Ha
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Old 12-04-2013, 07:52 PM   #78
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TIAA CREF offers a SPIA that I need to really dig into when I have time. It is a payout annuity that gives you the option of having the underlying assets in either the insurer's fixed account (general account) or several variable account options (including equity indicies). I am guessing that the product separates the investment risk fro the longevity risk, with the longevity risk born by the insurer and the investment risk born by the policyholder. I need to poke at this thing to really understand the mechanics of it and no doubt it is expensive, but it might offer an option for a SPIA that fives some options to allay inflation risk.
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Old 12-04-2013, 09:09 PM   #79
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Could you give a link to a reputable broker of these things? I know they must exist, because my free UHF TV channels always feature ads offering to take those pesky annuities or structured settlements off people's hands.

BTW, I think annuities have a giant elephant in the room risk that rarely gets deeply considered. A person does not have to be crazy to expect a humdinger inflation at some point near or far in our future.

Ha
Link sent via PM

RE inflation- agreed 100%. inflation is a concern that must be addressed, and an annuity is not going to solve it. neither are bonds, or stocks in a general sense, or any broad answers. certain stocks, yes... certain right pieces of real estate with resilient tenants, yes... certain metals, maybe...
there is no broad brush answer we can have today for all the multitude of things that MIGHT happen tomorrow. nor is what MIGHT happen tomorrow a reason for not doing something right today. Just be prudent.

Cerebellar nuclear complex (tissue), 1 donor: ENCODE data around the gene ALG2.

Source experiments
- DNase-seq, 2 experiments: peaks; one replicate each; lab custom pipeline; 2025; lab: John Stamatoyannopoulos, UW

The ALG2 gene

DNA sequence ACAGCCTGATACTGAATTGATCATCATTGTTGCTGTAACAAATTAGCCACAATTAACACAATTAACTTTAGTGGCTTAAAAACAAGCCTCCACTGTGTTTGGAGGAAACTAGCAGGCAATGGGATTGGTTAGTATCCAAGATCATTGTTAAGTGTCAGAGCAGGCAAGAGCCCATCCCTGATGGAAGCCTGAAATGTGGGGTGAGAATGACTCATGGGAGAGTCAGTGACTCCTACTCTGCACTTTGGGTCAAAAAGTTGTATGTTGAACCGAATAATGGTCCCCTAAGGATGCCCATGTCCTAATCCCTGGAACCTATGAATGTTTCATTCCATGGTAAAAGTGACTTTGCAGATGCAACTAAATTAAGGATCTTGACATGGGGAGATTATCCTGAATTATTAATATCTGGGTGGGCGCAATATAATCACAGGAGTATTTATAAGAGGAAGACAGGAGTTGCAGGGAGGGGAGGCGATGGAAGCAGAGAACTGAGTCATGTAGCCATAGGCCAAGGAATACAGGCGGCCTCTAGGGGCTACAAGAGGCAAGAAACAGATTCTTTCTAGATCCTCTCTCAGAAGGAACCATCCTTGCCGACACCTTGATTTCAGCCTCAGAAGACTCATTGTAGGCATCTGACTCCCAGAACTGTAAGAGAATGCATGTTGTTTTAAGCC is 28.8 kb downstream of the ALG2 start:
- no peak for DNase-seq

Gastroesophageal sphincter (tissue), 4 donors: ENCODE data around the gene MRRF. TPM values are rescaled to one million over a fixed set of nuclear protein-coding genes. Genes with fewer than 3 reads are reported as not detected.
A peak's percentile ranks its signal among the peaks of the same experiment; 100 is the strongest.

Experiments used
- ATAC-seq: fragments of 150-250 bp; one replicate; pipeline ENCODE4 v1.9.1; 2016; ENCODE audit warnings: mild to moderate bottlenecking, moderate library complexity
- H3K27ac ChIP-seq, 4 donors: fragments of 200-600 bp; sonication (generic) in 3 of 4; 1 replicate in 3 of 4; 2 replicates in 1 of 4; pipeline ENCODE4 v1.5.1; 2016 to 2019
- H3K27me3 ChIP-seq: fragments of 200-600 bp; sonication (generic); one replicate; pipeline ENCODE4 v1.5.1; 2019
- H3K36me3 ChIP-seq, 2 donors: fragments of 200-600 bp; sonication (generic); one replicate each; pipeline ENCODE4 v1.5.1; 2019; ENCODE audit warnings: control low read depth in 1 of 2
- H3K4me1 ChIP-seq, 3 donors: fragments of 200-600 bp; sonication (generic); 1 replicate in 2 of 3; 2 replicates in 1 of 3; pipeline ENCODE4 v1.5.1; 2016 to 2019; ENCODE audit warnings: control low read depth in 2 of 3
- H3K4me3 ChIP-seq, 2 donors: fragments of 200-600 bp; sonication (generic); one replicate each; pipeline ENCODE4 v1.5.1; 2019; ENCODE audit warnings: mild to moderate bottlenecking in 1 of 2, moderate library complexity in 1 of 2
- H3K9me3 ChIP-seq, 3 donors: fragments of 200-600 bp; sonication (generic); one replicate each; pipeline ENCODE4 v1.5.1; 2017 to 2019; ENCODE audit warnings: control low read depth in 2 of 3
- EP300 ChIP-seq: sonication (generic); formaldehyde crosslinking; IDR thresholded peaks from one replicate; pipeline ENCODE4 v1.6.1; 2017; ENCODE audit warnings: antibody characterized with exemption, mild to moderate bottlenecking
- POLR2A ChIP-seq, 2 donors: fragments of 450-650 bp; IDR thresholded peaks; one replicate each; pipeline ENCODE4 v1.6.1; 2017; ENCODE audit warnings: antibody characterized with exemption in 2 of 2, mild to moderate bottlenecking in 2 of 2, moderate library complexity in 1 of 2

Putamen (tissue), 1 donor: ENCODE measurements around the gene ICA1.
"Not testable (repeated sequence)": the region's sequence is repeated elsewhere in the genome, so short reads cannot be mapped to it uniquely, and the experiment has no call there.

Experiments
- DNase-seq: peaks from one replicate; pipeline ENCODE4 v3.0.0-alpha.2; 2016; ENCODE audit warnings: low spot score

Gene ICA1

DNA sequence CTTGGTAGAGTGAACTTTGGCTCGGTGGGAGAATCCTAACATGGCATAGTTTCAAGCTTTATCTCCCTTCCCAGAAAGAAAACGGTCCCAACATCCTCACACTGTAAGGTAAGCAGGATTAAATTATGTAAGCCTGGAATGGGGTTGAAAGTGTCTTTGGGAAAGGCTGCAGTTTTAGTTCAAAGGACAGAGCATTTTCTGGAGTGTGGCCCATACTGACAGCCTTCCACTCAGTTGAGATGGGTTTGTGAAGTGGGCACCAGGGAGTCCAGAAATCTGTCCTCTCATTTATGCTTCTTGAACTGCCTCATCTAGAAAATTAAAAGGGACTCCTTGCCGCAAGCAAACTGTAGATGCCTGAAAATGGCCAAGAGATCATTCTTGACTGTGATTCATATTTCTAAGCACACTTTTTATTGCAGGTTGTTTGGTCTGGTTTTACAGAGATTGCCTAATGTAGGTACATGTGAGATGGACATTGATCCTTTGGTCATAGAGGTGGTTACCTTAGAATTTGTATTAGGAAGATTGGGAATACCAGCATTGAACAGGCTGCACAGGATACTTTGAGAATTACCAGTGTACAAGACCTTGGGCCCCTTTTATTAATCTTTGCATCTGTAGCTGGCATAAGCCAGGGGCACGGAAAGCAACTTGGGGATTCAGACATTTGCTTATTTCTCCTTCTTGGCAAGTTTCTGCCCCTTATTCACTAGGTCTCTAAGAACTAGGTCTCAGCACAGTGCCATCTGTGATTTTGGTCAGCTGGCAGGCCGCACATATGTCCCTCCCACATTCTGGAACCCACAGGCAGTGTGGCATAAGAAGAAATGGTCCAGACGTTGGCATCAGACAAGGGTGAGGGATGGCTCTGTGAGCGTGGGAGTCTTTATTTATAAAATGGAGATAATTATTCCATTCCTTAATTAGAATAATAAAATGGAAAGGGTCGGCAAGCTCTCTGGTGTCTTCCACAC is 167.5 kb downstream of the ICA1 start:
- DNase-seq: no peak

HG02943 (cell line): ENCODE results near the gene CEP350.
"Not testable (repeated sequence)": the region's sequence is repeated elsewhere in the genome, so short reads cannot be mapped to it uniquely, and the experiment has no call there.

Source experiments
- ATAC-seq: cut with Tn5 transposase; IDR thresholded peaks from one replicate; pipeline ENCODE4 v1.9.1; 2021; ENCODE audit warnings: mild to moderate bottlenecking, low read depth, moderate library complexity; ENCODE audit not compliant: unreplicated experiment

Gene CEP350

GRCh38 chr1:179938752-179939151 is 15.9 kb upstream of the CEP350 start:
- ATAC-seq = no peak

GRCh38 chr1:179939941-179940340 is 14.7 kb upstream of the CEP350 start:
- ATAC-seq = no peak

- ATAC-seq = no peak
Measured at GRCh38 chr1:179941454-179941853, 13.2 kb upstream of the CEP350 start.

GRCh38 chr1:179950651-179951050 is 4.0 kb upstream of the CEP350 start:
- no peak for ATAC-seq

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Old 12-04-2013, 09:15 PM   #80
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Not necessarily true.

We have a joint/life guaranteed term SPIA and it was very easy to calculate the base IRR. Simply plug in the premium, the total annual payments, and the number of term/years (cells) on a spreadsheet.

We know the minimum return, since our guaranteed term (either we get paid, or our estate does) establishes a minimum period of payments.

And if either/or live beyond the minimum term (calculated at 28 years for us)? The calculated return actual rises.

We can't outlive our SPIA; however if our SPIA "outlives" us, there is residual value that goes to our estate.

As far as IRR vs. payment? You are correct; IRR must be computed for any SPIA product in order to make correct comparisions. Also, folks forget that an SPIA is an income product, not an investment product. It's not there to make you money but rather an instrument in your retirement toolbox to provide you with distribution of investment proceeds over a period of time. That's why our current SPIA was purchased with only 10% of our then current joint portfolio value at retirement (early 2007). The remaining 90% of our portfolio stays invested (relative to our AA) and does the heavy lifting for the future.
I think you got my point, that the ending final IRR of your SPIA can only be calculated after it's done paying. hopefully that's well more than 28 years.

The guaranteed IRR, depending on when you bought it, was most likely in the 1.5 to 2.5% range, which is not really a very competitive return.

As with most annuities, they really should not be considered 'investment' products because they are truly 'insurance'. You're buying some level of insurance with the premium, which ALSO happens to have some (restricted) returns. In the case of your SPIA, the insurance comes into play in yours after 20 years, and the first 20 year guarantee is simply a protection of your assets for your heirs.